With any system you will want to see a combination of synthetic testing and real-world. Synthetics give you a static, easily repeatable testing method that can be compared across multiple platforms. For our synthetic tests we use Everest Ultimate, Sisoft Sandra, Futuremark's 3DMark Vantage and PCMark Vantage, Cinebench as well as HyperPi. Each of these covers a different aspect of performance or a different angle of a certain type of performance.
Memory is a big part of current system performance. In most systems slow or flakey memory performance will impact almost every type of application you run. To test memory we use a combination of Sisoft Sandra, Everest and HyperPi 0.99.
The memory performance on the ASUS P7H57D-V EVO is a hair better than the stock performance on other H5x boards we have seen. When we overclocked the CPU we also received a boost in the memory performance as well, but still not more than what you would expect from the H5x chipset.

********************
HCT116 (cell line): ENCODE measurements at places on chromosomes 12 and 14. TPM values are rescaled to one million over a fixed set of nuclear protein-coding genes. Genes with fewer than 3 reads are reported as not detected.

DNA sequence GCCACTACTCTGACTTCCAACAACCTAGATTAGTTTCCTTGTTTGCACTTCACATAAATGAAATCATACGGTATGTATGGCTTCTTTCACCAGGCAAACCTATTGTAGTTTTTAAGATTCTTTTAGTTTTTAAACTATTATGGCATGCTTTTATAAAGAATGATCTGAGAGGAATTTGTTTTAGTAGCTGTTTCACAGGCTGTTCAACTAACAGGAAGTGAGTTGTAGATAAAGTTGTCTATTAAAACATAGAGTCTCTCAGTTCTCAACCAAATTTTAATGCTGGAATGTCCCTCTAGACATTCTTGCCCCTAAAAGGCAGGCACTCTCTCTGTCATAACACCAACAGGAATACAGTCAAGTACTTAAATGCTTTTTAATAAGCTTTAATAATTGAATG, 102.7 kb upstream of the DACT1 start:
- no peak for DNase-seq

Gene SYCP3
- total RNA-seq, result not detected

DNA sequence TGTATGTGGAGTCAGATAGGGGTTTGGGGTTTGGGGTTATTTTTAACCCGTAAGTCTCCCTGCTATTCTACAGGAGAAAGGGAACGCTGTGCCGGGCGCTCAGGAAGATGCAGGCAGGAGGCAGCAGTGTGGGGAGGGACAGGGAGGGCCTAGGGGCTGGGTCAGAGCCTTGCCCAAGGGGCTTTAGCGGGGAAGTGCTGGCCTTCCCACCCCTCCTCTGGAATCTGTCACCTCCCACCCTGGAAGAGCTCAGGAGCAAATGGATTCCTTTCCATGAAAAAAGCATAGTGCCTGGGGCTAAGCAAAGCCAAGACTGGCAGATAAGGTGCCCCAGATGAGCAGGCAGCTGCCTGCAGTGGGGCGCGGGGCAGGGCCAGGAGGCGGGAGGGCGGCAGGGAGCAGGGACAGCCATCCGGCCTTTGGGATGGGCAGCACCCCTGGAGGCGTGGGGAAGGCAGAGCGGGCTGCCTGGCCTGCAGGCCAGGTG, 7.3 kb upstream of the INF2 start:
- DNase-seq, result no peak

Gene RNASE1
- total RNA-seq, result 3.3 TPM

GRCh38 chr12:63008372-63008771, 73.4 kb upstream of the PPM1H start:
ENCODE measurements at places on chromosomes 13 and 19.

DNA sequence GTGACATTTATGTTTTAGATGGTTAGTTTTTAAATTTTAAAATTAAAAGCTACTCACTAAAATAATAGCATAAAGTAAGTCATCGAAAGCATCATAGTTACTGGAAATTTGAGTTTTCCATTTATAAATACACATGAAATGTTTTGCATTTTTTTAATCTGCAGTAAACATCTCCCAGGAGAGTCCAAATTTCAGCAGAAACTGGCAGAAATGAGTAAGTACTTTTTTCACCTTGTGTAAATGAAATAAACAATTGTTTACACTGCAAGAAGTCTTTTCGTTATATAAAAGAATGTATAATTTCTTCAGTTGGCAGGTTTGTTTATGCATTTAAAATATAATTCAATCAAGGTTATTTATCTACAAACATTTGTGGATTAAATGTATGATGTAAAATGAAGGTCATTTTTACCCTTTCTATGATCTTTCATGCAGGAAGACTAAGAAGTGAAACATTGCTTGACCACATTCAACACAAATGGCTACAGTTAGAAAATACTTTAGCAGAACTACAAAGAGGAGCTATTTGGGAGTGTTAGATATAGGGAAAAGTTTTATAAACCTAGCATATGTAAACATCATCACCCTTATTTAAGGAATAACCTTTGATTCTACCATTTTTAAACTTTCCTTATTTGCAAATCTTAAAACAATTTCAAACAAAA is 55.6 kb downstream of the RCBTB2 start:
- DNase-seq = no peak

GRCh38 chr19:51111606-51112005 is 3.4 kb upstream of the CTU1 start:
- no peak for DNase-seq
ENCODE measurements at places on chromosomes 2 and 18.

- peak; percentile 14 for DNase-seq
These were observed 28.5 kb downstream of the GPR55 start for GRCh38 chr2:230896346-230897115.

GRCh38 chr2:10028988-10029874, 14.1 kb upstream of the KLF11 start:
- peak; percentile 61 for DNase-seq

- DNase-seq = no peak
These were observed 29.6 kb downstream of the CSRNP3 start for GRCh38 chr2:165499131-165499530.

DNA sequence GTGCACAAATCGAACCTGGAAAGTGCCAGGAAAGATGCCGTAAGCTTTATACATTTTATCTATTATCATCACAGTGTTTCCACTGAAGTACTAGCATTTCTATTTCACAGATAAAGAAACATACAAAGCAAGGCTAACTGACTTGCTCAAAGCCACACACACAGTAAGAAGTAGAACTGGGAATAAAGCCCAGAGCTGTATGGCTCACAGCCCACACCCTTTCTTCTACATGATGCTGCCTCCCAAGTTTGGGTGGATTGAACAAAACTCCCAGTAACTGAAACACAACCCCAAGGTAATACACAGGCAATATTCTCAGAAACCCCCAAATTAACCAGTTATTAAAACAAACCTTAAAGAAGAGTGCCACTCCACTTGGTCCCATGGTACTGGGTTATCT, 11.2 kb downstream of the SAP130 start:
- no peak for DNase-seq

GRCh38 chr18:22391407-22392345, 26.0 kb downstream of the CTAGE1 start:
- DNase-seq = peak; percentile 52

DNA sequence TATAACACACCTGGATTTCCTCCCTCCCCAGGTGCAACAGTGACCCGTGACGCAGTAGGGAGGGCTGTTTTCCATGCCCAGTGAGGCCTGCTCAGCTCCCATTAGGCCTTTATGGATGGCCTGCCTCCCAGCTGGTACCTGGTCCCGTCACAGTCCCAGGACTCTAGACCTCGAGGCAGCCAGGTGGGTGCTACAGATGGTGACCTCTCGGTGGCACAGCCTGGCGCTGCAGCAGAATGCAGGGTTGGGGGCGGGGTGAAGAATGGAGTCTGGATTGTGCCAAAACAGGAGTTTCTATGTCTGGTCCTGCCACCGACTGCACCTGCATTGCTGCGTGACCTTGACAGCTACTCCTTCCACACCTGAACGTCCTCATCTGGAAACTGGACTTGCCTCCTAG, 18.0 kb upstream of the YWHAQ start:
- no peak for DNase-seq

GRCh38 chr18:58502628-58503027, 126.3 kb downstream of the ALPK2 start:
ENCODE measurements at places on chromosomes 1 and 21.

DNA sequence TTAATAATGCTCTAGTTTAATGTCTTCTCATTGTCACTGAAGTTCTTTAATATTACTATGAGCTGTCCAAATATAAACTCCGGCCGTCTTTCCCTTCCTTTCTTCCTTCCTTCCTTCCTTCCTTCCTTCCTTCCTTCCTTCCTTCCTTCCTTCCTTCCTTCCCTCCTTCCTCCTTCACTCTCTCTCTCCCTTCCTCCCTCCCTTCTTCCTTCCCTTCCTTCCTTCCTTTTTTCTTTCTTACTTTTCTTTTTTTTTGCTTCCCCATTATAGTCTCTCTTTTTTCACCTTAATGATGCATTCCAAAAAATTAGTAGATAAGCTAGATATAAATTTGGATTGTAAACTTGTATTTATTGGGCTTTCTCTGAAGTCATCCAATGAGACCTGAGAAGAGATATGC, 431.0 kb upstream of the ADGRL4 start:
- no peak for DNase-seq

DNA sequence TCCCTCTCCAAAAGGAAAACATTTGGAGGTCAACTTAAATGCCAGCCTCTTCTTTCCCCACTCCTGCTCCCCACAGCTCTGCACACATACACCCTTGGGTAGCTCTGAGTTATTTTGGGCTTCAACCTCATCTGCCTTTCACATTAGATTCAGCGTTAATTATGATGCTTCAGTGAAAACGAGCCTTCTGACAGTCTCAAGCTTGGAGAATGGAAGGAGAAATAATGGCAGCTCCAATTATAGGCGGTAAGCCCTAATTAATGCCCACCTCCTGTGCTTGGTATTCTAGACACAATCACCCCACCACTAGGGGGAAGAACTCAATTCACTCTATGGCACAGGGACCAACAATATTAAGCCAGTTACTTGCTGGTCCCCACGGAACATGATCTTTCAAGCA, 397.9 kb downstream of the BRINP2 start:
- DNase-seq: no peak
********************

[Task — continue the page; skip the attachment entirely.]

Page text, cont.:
Everest Ultimate is a suite of tests and utilities that can be used for system diagnostics and testing. For our purposes here we use their memory bandwidth test and see what the theoretical performance is.
Again we see what we have come to expect from the H5x boards and the new IGP on the Core CPUs.
HyperPi is a front end for SuperPi that allows for multiple concurrent instances of SuperPi to be run on each core recognized by the system. It is very dependent on CPU to memory to HDD speed. The faster these components, the faster it is able to figure out the number Pi to the selected length.
For our testing we use the 32M run. This means that each of the two physical and two logical cores for the i5 are trying to calculate the number Pi out to 32 million decimal places. Each "run" is a comparative to ensure accuracy and any stability or performance issues in the loop mentioned above will cause errors in calculation.
The ASUS P7H57D-V EVO manages to perform quite well here with times that beat the other two H5x boards that we have tested.